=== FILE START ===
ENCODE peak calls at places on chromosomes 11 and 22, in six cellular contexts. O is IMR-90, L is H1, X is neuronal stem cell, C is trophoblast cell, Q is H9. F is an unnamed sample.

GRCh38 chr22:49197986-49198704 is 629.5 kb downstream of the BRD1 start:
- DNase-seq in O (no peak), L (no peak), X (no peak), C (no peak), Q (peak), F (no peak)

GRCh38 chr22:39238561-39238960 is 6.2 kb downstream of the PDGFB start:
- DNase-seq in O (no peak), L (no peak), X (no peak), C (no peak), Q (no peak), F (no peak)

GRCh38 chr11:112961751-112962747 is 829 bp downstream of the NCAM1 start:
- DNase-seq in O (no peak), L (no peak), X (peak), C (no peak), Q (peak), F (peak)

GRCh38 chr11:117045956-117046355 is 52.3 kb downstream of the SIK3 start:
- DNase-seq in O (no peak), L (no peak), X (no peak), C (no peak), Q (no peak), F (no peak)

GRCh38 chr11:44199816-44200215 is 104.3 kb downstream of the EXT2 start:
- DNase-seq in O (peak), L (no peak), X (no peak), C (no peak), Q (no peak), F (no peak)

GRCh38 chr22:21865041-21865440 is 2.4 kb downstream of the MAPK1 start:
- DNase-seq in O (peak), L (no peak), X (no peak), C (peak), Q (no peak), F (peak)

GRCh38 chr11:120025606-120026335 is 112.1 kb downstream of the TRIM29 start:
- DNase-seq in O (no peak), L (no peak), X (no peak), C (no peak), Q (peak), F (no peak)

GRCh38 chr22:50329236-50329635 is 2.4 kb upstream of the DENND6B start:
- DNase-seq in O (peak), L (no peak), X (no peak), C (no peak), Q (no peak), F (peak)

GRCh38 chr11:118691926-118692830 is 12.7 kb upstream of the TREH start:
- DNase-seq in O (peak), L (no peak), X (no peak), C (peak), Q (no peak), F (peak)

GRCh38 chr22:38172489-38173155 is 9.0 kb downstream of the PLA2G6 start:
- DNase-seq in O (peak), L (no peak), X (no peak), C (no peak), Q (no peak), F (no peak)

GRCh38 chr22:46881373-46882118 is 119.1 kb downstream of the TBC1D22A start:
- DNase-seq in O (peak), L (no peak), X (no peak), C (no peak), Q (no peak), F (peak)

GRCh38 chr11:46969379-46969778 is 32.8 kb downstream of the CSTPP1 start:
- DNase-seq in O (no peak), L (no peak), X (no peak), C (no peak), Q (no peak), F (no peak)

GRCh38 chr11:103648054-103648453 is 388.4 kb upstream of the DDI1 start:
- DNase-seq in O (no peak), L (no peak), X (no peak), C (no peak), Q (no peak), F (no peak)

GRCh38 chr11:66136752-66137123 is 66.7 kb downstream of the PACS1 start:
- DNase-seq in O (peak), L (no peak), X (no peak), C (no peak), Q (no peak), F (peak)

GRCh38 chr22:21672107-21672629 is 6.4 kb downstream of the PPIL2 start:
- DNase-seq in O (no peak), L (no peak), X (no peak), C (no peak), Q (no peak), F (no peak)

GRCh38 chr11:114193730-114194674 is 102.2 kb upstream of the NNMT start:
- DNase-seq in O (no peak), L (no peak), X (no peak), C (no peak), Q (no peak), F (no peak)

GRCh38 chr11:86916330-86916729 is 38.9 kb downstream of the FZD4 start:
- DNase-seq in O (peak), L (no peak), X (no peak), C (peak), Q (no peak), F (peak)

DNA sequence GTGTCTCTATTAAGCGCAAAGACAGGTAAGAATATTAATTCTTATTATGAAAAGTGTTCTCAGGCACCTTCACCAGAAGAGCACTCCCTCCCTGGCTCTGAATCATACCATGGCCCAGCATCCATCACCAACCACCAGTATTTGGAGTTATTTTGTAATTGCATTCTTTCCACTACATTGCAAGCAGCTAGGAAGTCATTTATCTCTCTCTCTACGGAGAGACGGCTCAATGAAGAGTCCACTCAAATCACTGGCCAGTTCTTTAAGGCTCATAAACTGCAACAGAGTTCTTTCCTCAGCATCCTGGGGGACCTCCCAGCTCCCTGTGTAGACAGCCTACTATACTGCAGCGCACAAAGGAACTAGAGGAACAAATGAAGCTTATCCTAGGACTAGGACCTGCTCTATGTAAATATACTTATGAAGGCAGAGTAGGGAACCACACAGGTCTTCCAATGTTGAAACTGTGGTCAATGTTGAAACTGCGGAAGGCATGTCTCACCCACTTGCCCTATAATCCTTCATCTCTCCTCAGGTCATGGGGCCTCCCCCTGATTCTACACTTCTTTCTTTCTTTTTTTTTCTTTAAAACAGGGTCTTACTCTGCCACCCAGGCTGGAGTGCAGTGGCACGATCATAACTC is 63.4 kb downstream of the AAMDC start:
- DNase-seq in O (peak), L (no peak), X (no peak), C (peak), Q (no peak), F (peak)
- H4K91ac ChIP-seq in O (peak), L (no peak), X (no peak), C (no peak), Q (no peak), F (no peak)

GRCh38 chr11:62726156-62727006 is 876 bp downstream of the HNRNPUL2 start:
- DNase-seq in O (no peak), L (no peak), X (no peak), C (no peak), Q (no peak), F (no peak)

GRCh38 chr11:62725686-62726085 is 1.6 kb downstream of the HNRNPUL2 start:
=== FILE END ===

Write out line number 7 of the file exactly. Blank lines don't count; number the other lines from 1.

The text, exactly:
- DNase-seq in O (no peak), L (no peak), X (peak), C (no peak), Q (peak), F (peak)